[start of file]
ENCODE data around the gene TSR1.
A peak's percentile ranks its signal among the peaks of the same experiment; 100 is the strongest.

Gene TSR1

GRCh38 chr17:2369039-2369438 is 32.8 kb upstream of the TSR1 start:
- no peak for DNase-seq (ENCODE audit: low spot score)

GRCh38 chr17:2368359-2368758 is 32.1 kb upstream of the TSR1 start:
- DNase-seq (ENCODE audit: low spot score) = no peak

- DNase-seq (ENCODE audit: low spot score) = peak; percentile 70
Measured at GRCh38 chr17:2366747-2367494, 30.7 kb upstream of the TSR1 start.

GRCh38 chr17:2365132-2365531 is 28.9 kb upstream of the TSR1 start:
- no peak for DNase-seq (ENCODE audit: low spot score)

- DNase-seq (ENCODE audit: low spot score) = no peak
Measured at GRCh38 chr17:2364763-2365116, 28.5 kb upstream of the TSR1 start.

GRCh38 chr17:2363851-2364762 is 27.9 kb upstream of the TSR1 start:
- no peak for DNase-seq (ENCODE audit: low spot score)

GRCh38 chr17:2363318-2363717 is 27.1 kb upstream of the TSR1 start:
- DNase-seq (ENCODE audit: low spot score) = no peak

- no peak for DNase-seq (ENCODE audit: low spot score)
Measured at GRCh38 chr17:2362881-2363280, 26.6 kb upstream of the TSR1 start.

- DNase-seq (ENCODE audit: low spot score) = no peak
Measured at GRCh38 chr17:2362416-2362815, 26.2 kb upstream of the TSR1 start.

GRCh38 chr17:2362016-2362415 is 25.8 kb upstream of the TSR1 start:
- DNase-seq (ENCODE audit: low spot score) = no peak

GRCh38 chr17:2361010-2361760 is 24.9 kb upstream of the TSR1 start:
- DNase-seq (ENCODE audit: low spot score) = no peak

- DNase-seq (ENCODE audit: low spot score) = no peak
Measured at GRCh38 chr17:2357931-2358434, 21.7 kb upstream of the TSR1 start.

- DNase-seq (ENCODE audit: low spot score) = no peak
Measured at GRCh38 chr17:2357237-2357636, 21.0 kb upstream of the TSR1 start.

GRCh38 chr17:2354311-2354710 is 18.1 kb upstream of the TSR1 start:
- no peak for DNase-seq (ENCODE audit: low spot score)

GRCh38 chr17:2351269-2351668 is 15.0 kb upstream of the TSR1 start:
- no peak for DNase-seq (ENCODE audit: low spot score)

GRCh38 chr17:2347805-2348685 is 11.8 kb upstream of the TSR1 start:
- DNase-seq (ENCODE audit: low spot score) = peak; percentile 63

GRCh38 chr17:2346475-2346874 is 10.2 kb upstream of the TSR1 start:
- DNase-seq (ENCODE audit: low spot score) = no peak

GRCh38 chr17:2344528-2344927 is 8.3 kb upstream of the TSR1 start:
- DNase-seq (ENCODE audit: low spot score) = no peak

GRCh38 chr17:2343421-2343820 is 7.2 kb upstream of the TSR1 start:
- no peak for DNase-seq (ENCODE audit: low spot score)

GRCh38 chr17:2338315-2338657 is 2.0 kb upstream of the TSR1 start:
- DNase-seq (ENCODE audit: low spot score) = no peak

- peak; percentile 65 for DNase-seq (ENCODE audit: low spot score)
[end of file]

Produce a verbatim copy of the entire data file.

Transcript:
ENCODE data around the gene TSR1.
A peak's percentile ranks its signal among the peaks of the same experiment; 100 is the strongest.

Gene TSR1

GRCh38 chr17:2369039-2369438 is 32.8 kb upstream of the TSR1 start:
- no peak for DNase-seq (ENCODE audit: low spot score)

GRCh38 chr17:2368359-2368758 is 32.1 kb upstream of the TSR1 start:
- DNase-seq (ENCODE audit: low spot score) = no peak

- DNase-seq (ENCODE audit: low spot score) = peak; percentile 70
Measured at GRCh38 chr17:2366747-2367494, 30.7 kb upstream of the TSR1 start.

GRCh38 chr17:2365132-2365531 is 28.9 kb upstream of the TSR1 start:
- no peak for DNase-seq (ENCODE audit: low spot score)

- DNase-seq (ENCODE audit: low spot score) = no peak
Measured at GRCh38 chr17:2364763-2365116, 28.5 kb upstream of the TSR1 start.

GRCh38 chr17:2363851-2364762 is 27.9 kb upstream of the TSR1 start:
- no peak for DNase-seq (ENCODE audit: low spot score)

GRCh38 chr17:2363318-2363717 is 27.1 kb upstream of the TSR1 start:
- DNase-seq (ENCODE audit: low spot score) = no peak

- no peak for DNase-seq (ENCODE audit: low spot score)
Measured at GRCh38 chr17:2362881-2363280, 26.6 kb upstream of the TSR1 start.

- DNase-seq (ENCODE audit: low spot score) = no peak
Measured at GRCh38 chr17:2362416-2362815, 26.2 kb upstream of the TSR1 start.

GRCh38 chr17:2362016-2362415 is 25.8 kb upstream of the TSR1 start:
- DNase-seq (ENCODE audit: low spot score) = no peak

GRCh38 chr17:2361010-2361760 is 24.9 kb upstream of the TSR1 start:
- DNase-seq (ENCODE audit: low spot score) = no peak

- DNase-seq (ENCODE audit: low spot score) = no peak
Measured at GRCh38 chr17:2357931-2358434, 21.7 kb upstream of the TSR1 start.

- DNase-seq (ENCODE audit: low spot score) = no peak
Measured at GRCh38 chr17:2357237-2357636, 21.0 kb upstream of the TSR1 start.

GRCh38 chr17:2354311-2354710 is 18.1 kb upstream of the TSR1 start:
- no peak for DNase-seq (ENCODE audit: low spot score)

GRCh38 chr17:2351269-2351668 is 15.0 kb upstream of the TSR1 start:
- no peak for DNase-seq (ENCODE audit: low spot score)

GRCh38 chr17:2347805-2348685 is 11.8 kb upstream of the TSR1 start:
- DNase-seq (ENCODE audit: low spot score) = peak; percentile 63

GRCh38 chr17:2346475-2346874 is 10.2 kb upstream of the TSR1 start:
- DNase-seq (ENCODE audit: low spot score) = no peak

GRCh38 chr17:2344528-2344927 is 8.3 kb upstream of the TSR1 start:
- DNase-seq (ENCODE audit: low spot score) = no peak

GRCh38 chr17:2343421-2343820 is 7.2 kb upstream of the TSR1 start:
- no peak for DNase-seq (ENCODE audit: low spot score)

GRCh38 chr17:2338315-2338657 is 2.0 kb upstream of the TSR1 start:
- DNase-seq (ENCODE audit: low spot score) = no peak

- peak; percentile 65 for DNase-seq (ENCODE audit: low spot score)